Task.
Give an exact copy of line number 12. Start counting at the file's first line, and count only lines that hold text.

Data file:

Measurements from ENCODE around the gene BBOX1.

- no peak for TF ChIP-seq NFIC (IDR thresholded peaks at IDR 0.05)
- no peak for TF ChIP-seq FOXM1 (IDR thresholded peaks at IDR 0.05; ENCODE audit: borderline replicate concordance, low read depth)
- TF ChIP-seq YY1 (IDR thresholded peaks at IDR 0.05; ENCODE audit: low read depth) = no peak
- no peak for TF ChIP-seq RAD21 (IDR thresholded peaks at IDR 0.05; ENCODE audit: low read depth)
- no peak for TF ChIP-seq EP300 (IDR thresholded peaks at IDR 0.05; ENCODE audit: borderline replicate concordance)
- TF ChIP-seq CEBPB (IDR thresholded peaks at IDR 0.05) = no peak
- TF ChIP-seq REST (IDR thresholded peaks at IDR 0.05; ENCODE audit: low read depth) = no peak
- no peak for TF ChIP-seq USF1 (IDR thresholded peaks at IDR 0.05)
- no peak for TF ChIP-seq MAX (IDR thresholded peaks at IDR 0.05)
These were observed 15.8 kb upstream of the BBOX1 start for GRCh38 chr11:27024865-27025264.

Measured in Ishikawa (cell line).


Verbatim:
Measured in Ishikawa (cell line).